Carcinoid tumour, though relatively rare, can provide the anaesthetist with a challenging task perioperatively. If you haven't read the review pages for this topic please select this module first, work through the pages and then return to answer these questions. These questions will the cover the anaesthetic implications of carcinoid tumour and syndrome, its prevalence, pathophysiology, clinical features and evidence for management during anaesthesia and the perioperative period.
Please estimate the number of cases of Carcinoid Tumour that you have seen since you qualified as a doctor.
Her current observations are BP 201/118, HR 100 sinus rhythm, SpO2 96% on room air and she is apyrexial.
On examination, she appears anxious, thin and pale, no jaundice and on auscultation of the chest you hear a systolic murmur, of which the patient was unaware. You note her BP had been steadily increasing since she was informed she was going for surgery.
Her bloods are as follows:
UEC: Na+ 134, K+ 3.7 urea 11 creatinine 134
FBC: Hb131 WCC9.9 platelet count 210
Question Knowledge Base
Postpone, this lady is not only at very high risk of an intraoperative life-threatening carcinoid crisis, the new murmur is worrying as it raises concerns of carcinoid heart disease. The patient should be further investigated and optimised before surgery (1, 2, 3). The renal impairment is not catastrophic, there is no hyperkalaemia nor is there evidence of sepsis. As it turned out, an echo showed she had a 22 by 10mm mass in her right atrium, most likely secondary to carcinoid heart disease, and moderate tricuspid regurgitation. A CT abdo/pelvis revealed extensive abdo/pelvic disease with pelvic masses, retroperitoneal lymphadenopathy, hepatic metastases and right-sided nephrosis.
Because the liver inactivates the bioactive products as they pass through, carcinoid syndrome only occurs in the presence of liver metastases or a primary tumour whose venous drainage is not via the portal vein (e.g. bronchial, ovarian). The venous drainage of the ovary occurs via the ovarian vein draining directly into the inferior vena cava bypassing the liver.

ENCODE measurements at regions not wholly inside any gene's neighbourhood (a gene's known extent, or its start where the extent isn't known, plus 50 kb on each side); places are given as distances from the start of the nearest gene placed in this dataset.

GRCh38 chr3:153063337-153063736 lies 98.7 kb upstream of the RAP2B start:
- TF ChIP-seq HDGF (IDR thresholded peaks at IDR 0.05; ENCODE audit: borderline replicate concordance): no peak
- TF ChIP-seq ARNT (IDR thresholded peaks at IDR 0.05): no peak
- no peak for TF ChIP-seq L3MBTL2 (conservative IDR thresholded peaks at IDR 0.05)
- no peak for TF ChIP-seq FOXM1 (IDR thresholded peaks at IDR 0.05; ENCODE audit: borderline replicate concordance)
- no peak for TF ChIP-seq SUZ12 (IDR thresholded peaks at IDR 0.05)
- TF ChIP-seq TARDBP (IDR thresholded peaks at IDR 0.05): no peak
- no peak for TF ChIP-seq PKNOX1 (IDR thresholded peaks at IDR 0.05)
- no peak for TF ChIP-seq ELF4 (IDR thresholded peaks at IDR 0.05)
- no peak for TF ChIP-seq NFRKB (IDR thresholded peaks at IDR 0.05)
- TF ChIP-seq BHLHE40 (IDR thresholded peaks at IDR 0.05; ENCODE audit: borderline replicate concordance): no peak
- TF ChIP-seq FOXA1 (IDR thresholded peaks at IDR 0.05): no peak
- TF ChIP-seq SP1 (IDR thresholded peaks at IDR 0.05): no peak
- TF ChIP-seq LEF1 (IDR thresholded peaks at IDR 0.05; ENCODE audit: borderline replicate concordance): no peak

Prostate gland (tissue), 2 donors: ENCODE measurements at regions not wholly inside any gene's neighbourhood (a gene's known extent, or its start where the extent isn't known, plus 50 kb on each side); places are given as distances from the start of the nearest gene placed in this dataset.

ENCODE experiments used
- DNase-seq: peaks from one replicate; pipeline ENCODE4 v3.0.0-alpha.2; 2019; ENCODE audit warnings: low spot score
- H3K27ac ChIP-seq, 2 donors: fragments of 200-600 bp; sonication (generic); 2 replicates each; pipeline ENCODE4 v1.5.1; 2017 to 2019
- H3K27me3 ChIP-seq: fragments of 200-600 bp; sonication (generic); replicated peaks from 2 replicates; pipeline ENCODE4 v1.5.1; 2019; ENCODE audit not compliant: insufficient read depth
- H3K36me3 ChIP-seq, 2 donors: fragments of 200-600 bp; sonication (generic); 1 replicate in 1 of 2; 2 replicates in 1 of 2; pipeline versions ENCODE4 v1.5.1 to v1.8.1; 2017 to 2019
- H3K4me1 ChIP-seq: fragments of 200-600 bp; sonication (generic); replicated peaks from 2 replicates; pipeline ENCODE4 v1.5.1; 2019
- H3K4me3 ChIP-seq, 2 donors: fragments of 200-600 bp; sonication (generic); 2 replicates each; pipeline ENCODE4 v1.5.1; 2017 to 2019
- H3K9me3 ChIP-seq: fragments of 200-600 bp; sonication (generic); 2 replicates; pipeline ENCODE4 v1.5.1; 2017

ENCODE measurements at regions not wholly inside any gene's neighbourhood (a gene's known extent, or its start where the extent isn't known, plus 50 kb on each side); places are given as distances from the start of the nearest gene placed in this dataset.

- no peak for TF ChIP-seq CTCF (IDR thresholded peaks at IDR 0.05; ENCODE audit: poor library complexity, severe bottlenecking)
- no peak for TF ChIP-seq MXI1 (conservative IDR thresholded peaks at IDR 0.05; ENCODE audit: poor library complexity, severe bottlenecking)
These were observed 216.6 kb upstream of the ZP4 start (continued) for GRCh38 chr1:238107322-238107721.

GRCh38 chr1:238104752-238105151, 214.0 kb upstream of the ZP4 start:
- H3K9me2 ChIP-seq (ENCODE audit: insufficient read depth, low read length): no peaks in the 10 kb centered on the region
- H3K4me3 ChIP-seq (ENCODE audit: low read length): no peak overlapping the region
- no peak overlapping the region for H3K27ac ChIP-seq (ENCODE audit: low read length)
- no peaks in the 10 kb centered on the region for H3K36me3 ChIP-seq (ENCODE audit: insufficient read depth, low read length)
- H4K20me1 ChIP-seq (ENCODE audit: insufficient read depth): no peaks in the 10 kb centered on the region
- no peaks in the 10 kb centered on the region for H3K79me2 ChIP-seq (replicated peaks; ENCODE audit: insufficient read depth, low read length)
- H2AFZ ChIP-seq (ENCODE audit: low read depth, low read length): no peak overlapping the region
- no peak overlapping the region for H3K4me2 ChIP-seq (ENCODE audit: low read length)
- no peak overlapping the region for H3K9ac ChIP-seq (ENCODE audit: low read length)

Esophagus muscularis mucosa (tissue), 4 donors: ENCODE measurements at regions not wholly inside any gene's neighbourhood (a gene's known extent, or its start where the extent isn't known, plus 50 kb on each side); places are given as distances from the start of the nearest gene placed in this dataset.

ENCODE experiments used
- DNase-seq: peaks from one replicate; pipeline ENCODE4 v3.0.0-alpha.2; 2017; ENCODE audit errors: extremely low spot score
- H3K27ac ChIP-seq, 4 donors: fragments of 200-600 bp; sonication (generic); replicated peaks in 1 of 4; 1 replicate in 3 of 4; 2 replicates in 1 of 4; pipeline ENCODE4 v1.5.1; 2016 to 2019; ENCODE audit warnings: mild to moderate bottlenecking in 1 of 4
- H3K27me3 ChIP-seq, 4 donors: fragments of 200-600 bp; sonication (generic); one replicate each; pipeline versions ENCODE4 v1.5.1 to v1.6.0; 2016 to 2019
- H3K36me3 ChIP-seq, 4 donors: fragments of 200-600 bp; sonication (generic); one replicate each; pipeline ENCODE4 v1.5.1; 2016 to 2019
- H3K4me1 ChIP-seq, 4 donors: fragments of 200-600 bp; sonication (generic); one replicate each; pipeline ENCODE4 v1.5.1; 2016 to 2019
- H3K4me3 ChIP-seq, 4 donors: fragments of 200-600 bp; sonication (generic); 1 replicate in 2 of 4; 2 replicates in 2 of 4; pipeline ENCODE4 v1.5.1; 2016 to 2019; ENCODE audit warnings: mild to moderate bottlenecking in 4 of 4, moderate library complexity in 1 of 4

Side effects of octreotide include abdominal cramping (not diarrhoea), conduction defects, QT prolongation, bradycardia and nausea & vomiting.
Octreotide is used as treatment to counteract or minimise effects of mediator release. It does not in itself cause mediator release from the carcinoid tumour. Factors that trigger mediator release include alcohol, defaecation, exercise, tyramine rich foods (including chocolate and blue cheese), sympathetic stimulation associated with stress, emotional events and painful stimuli, general anaesthesia including laryngoscopy and intubation and hypotension, surgical and radiological interventions.
Carcinoid syndrome is characterised by intermittent episodes of flushing, diarrhoea, rhinorrhoea, lacrimation. Flushing is the clinical hallmark of carcinoid syndrome. Bronchospasm can occur in 10-20% of patients with carcinoid syndrome. Severely labile haemodynamics are usually not symptoms of carcinoid syndrome but of a carcinoid crisis.
True. There is a suggestion of increased risk associated with a well-educated background, birth in a large city and family history of carcinoid tumour in a first degree relative. The incidence rates derived from a series of 13,715 carcinoids, has been reported to be 2.47 and 2.58 per 100,000 per year in Caucasian men and women over the decade 1990 to 1999, while they were marginally higher for black men and women (4.48 and 3.98 per 100,000 population per year).
Carcinoid heart disease is characterised by pathognomonic plaque-like deposits of fibrous tissue that occur most commonly on valves and endocardium of the right side of the heart. Left sided valvular pathology occurs in less than 10% of patients with cardiac involvement and is almost always associated with a primary bronchial carcinoid or an atrial right to left shunt. Metastases (secondaries) to the heart are rare.